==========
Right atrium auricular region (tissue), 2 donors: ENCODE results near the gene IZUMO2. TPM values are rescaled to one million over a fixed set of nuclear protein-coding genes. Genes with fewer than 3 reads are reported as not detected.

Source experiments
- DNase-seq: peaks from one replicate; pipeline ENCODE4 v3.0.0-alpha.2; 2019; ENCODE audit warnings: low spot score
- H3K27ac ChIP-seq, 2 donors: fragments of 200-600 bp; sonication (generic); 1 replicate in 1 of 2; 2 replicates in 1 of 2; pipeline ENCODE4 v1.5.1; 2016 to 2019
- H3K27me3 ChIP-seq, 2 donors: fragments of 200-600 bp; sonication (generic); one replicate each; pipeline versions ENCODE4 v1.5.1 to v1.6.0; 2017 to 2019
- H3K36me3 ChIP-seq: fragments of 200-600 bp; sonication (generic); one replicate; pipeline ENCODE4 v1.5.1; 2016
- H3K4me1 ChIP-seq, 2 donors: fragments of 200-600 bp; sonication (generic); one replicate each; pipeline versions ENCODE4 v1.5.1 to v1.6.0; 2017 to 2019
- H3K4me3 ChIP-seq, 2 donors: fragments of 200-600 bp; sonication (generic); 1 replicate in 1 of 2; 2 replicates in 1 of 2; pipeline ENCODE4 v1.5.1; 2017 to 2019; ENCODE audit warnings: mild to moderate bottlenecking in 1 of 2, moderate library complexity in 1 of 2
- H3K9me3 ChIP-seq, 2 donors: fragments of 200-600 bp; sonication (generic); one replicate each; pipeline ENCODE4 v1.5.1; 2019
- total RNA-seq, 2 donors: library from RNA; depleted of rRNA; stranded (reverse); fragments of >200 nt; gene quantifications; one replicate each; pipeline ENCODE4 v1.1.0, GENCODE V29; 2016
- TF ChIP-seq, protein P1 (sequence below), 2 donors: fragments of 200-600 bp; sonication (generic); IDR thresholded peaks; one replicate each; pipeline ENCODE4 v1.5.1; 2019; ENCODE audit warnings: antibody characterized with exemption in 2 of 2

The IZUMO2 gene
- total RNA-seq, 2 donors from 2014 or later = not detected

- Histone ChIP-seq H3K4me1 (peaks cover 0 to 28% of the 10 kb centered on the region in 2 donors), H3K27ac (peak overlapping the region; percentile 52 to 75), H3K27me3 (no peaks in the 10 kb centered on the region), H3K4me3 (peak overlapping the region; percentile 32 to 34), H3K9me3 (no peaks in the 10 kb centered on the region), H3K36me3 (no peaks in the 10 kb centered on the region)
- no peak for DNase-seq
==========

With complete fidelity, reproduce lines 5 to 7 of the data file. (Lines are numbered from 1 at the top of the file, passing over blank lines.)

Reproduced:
- H3K27me3 ChIP-seq, 2 donors: fragments of 200-600 bp; sonication (generic); one replicate each; pipeline versions ENCODE4 v1.5.1 to v1.6.0; 2017 to 2019
- H3K36me3 ChIP-seq: fragments of 200-600 bp; sonication (generic); one replicate; pipeline ENCODE4 v1.5.1; 2016
- H3K4me1 ChIP-seq, 2 donors: fragments of 200-600 bp; sonication (generic); one replicate each; pipeline versions ENCODE4 v1.5.1 to v1.6.0; 2017 to 2019